black deaths in custody. a furphy!

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    Today here in Townsville many people marched to protest the Black deaths in custody.

    The facts as opposd to emotional fiction.
    *39 deaths
    White:29 (74%)
    Black:10 (26%)
    *All deaths are decreasing
    *Black % of prison population is 20%
    *Half of both black and white deaths was self-inflicted
    *The vast majority of Black deaths were in the violen t offender ranks

    Black deaths in custody as a political issue is a furphy.

    Deaths in prison custody
    There were 39 deaths in Australian prison custody during 2003 (see Table 9) - down from the 50 prison deaths recorded during 2002 and the lowest total number of prison deaths since 1992.

    A large proportion of deaths occurred in the jurisdictions where the majority of Australia's prisoners are located - New South Wales recorded 15 deaths, Queensland 12 and Western Australia six deaths (Figure 5). Victoria recorded the lowest number of prison deaths (n=1) since the inception of the NDICP.
    Ten deaths in prison custody were of Indigenous persons (26%) (Figure 6).
    There were no deaths recorded in juvenile detention in Australia during 2003.
    Comparisons with the overall prison population
    According to the Australian Bureau of Statistics (ABS), there were 23,555 prisoners in Australia in 2003, and of these, 4,818 were Indigenous (20%) (ABS 2004a). In comparison, there were 10 Indigenous deaths in prison in 2003, representing 26 per cent of all deaths in prison custody. The rate of Indigenous deaths in prison custody in 2003 was 2.1 per 1,000 Indigenous prisoners while the rate of non-Indigenous deaths in prison custody was 1.6 per 1,000 non-Indigenous prisoners. Of the jurisdictions, Queensland recorded the highest rate of Indigenous prison deaths (4.2 deaths per 1,000 prisoners) followed by South Australia (4.1 deaths per 1,000 prisoners) (Figure 6). Figure 7 shows that rates of Indigenous deaths in prison custody peaked in 1995 and that rates of prison deaths have been declining since 2000.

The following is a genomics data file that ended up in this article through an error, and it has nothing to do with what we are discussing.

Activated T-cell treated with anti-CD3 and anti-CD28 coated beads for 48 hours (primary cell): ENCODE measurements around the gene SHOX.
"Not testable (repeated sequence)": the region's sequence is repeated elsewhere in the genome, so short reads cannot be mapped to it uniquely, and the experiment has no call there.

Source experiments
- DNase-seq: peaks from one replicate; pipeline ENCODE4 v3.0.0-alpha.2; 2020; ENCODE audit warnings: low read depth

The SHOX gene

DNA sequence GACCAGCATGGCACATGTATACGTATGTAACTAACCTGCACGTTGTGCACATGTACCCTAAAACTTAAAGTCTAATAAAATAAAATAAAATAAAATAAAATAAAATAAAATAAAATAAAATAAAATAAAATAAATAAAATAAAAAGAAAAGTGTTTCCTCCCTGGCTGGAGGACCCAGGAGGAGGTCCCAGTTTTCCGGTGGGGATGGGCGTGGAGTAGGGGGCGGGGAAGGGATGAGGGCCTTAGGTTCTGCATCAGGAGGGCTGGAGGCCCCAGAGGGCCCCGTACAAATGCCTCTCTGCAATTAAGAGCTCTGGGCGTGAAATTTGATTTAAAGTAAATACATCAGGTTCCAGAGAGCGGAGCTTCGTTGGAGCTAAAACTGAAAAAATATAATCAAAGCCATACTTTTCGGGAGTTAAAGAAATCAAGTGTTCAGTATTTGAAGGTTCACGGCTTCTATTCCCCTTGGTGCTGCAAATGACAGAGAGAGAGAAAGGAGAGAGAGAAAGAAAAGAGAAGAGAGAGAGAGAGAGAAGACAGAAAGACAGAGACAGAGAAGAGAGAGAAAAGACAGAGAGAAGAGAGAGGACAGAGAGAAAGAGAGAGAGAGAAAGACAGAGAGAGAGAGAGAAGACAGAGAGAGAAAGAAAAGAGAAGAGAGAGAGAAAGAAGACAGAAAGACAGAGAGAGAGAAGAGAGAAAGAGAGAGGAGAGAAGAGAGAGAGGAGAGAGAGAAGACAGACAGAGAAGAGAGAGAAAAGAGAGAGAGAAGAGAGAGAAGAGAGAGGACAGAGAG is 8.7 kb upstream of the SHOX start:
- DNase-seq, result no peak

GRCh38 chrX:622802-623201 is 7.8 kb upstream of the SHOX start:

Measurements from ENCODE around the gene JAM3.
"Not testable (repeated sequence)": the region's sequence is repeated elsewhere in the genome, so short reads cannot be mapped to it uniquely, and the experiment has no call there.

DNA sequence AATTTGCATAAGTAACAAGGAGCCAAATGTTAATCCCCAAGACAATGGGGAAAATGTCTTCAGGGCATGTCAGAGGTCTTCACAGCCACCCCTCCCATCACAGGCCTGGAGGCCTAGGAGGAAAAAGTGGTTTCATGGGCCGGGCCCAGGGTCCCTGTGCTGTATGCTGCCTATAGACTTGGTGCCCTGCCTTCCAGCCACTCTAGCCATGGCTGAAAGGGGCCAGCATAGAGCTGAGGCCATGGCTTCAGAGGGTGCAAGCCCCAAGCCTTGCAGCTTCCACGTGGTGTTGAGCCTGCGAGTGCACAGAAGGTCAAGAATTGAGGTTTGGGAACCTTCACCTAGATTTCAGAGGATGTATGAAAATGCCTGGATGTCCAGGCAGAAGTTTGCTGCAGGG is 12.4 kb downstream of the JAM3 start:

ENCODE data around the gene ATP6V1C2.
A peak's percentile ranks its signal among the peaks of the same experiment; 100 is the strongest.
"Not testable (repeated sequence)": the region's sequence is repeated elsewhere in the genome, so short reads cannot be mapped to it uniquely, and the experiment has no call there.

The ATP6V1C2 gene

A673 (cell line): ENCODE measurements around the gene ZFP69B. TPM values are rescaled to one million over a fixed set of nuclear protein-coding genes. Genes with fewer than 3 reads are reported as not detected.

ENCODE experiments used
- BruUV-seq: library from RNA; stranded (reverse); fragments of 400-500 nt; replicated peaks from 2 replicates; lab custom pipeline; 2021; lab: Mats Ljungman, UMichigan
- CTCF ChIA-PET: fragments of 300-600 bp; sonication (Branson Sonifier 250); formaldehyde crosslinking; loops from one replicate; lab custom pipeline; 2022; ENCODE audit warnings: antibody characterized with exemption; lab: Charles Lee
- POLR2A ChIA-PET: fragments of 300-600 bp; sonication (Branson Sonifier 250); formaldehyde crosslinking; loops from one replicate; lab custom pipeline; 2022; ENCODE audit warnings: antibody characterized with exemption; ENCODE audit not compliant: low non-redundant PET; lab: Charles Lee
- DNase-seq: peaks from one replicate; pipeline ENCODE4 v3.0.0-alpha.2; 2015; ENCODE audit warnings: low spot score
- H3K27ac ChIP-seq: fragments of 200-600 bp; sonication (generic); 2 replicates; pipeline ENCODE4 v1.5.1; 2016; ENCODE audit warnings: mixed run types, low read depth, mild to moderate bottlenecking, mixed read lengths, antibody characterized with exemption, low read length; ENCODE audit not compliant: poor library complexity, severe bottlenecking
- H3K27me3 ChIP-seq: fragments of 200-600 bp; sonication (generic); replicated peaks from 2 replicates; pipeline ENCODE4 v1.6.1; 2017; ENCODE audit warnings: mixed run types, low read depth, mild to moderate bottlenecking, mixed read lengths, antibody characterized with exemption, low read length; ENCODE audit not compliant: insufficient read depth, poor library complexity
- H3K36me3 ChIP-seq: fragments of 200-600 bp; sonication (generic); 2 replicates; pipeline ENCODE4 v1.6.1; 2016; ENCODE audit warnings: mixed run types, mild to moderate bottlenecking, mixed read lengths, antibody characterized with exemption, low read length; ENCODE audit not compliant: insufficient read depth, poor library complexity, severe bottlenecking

The ABS figures on prisoners in Australia also show that in 2003, 79 per cent of all prisoners were serving a sentence, while the remaining 21 per cent were unsentenced prisoners on remand (ABS 2004a). Of the 39 prison deaths in Australia during 2003, 25 involved sentenced prisoners, while 14 deceased persons were unsentenced or prisoners on remand, indicating a higher rate of death for those unsentenced prisoners (Table 10). Approximately one third of both Indigenous and non-Indigenous prisoners were unsentenced prisoners on remand.

    Circumstances surrounding the death

    Cause of death
    Approximately half of both Indigenous and non-Indigenous deaths were due to hanging while the other half were due to natural causes (Table 13).
    Of the 18 hanging deaths in prison custody, eight persons used bedding materials such as sheets or blankets to hang with. The most common hanging point was a fitting in the cell other than the cell bars, such as a light fitting (n=9).
    There were no prisoners who died as a result of acute alcohol or drug toxicity in prison custody in 2003, the first such result recorded by the NDICP.
    Manner of death
    Half of both Indigenous and non-Indigenous deaths were self-inflicted and half were due to natural causes (Table 14).
    In 2003, there were no deaths in prison as a result of an accident, the first year since 1981.
    Most serious offence
    The majority of Australian prisoners who died during 2003 were incarcerated for violent offences (for example homicide, assault and sex offences) (28 out of 39 deaths) (Table 15). Both non-Indigenous (n=20) and Indigenous (n=8) persons were most often incarcerated for violent offences.

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